These days, when people ask me how I am doing, I can finally, honestly say that I am feeling better.
For a time after Daddy passed away, I was miserable and inconsolable. It’s easy to understand where the grief was coming from; Daddy’s passing caught all of us unprepared. I feel like we never really said our goodbyes. Losing him changed me and snuffed out the light and joy I used to have. Alongside these wretched feelings, I think what I found most perplexing was that I was also very angry. I never really undertood the source of that anger until recently.
Last year, a good friend lost someone dear to her. In our talks, she mentioned that she was “sad-angry” most of the time and was having difficulty processing those feelings. I could not, for the life of me, fathom what it meant until I lost my father.
On the surface, I think it seems as if I coped with the loss rather well. Putting on a happy face was, at times, easy because A♥ poured so much effort into making me feel normal and loved. Most of the time, however, I knew I was changed. I was forever blighted by sorrow and grief.
For a time, I preferred to be alone with my thoughts. I could not bear to talk to friends, or even see them. I was also prone to fits of hostile anger. I could feel it simmering inside me as I reined back my desire to curse, stomp, and rage at the world. I felt volatile, ready to explode.
Once, after a particularly weary day when I had been crying over something that reminded me of Daddy, I received a message of condolence and concern. Were I feeling more like myself today, I bet I would not have even reacted. But sent less than sixty days after Daddy passed away, the message ended with “I hope you are moving on.” It took all of my willpower not to reply with indignation and sarcasm. Locked in my bedroom where no one could see, I threw a tantrum.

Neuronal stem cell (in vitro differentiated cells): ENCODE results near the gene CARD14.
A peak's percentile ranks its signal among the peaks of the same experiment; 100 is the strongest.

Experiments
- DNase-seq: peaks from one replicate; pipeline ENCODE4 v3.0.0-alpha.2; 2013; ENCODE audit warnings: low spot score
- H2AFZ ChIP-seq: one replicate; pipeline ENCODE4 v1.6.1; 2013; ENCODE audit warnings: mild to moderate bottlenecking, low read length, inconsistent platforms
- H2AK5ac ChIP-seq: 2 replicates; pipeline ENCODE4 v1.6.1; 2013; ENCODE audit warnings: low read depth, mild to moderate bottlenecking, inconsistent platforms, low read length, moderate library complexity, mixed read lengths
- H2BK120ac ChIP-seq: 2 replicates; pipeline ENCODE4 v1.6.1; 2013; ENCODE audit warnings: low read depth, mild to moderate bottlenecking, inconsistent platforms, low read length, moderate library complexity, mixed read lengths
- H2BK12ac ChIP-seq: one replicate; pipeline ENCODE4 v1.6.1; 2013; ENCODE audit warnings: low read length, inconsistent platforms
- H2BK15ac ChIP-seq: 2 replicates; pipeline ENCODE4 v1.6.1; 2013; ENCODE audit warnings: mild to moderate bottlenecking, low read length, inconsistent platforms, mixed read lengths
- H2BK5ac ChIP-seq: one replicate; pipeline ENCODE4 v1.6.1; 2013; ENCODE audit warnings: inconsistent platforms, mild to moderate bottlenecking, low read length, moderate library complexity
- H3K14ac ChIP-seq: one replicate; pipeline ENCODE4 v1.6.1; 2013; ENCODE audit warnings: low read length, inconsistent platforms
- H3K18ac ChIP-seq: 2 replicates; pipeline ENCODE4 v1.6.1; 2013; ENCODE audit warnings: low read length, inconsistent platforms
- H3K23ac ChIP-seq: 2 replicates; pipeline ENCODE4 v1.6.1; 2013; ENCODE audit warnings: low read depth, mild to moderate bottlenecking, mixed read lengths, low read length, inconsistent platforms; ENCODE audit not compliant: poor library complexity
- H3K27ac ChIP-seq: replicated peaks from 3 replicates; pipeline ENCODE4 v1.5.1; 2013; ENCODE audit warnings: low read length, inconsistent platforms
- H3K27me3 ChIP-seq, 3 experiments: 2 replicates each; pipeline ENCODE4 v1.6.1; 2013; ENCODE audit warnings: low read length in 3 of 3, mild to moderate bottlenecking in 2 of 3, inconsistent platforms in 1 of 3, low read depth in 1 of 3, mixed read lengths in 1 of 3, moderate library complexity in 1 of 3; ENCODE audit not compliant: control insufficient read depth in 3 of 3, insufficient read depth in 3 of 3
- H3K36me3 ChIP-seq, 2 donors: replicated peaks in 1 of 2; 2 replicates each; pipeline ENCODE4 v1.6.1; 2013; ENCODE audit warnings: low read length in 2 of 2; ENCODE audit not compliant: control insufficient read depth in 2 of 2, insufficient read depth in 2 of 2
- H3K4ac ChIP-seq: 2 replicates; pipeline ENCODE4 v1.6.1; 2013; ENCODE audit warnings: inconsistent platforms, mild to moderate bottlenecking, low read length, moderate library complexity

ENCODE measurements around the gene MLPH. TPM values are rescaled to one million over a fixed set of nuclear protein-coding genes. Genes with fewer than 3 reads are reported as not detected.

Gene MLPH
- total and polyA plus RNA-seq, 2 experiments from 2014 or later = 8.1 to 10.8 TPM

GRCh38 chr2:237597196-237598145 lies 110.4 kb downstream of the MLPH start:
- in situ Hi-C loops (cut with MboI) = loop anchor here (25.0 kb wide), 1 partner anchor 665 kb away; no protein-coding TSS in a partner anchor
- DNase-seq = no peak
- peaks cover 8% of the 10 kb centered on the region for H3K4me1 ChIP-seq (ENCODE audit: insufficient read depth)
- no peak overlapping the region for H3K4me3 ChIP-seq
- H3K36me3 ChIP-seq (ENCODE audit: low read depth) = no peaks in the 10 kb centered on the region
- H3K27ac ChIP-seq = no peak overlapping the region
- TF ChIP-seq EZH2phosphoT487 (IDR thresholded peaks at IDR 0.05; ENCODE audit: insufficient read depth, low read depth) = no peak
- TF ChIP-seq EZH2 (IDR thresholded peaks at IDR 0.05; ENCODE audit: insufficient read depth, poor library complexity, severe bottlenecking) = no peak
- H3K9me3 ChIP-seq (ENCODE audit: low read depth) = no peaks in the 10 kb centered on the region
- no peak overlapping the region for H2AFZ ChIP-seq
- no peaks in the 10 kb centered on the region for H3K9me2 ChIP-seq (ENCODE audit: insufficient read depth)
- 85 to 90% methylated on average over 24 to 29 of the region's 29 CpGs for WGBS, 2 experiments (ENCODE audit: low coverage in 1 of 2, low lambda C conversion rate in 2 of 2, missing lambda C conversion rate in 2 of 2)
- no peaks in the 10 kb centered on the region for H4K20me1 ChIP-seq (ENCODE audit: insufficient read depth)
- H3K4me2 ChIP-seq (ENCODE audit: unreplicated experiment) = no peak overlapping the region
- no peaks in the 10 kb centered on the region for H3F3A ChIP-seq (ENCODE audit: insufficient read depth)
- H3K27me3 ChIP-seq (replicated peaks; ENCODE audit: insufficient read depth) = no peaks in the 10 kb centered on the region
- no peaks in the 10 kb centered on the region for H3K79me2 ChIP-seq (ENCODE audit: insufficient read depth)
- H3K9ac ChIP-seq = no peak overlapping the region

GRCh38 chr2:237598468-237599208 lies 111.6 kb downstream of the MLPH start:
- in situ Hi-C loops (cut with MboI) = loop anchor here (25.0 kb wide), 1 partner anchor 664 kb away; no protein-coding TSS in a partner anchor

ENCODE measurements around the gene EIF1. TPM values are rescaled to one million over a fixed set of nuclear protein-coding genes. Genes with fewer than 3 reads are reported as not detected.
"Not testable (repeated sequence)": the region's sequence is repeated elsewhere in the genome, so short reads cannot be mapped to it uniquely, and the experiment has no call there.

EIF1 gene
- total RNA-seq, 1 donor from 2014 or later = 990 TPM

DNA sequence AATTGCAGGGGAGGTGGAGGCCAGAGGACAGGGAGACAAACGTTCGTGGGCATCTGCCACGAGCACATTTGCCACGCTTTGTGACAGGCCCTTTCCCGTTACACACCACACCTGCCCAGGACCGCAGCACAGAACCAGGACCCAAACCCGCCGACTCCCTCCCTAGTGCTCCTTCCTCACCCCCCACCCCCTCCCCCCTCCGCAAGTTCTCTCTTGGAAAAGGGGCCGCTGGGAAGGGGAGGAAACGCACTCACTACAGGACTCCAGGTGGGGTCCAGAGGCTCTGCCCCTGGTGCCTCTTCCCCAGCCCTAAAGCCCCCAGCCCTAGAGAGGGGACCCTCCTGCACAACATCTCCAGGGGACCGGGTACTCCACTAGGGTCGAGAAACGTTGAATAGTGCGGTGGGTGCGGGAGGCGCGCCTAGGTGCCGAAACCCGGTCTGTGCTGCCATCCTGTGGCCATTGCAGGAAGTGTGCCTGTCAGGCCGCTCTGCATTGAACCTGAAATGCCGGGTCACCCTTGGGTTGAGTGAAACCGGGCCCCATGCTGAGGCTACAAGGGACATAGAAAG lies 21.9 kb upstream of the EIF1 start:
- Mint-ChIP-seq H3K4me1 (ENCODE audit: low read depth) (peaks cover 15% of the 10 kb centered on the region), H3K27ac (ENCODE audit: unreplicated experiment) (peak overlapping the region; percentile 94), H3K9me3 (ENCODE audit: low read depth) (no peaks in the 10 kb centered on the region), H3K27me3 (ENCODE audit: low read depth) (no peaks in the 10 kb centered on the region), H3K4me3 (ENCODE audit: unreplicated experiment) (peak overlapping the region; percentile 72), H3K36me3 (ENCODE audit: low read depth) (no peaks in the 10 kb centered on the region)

Moving on? How does one move on when my heart still felt weighted down by overwhelming grief? How do I say goodbye so easily? I felt my heart pounding as I ranted and raved by myself. The callousness, the lack of tact, sensitivity, and genuine concern, the seemingly flippant way my loss was treated- these irked and vexed me no end.
Later that day, after I had exhausted my husband’s patient ear, I finally realized where this was rooted: the wellspring of my anger was fear.
I feared losing the acuteness of my loss. I feared time moving on, dulling pain of its sharpness. I did not want to wake up one day and not feel sad anymore. For months, we all breathed in the air of pain and suffering, and losing them both, our companions in this weary journey, meant losing the familiar and predictable.
I got angry at people who suggested that I “move on” because “moving on” felt much like forgetting. I could not let them forget that easily, that quickly. And I could not let go of my last tenuous ties to Daddy, however unhappy these were, as I feared forgetting him myself. It would almost be like I had willfully discarded him from my life.
In those moments of my deepest fears, I prayed for strength and courage. I prayed for deliverance from this darkness that ate away at my joy and my life. And just like a thousand times before when I lost my way, He led me right back to His love. In my silent devotion, my heart found calm and peace.
I am grateful that the people who love me- A♥ most of all- never gave up and patiently waited for me to feel better again. Knowing that their love comes without judgment, I opened my heart to welcome them back in, allowing them unfettered access to my frailties and shame. Many kept writing to me with brief messages of hope and encouragement. And some went even further, sending me unexpected tokens of their love and friendship. I am blessed with beautiful friends, I am proud to say.
My heart still feels heavy at times. My smiles are still sometimes forced. But for the first time since July, I can stand in the sunlight without burning. I can open my eyes to the light.
I think Daddy would be proud.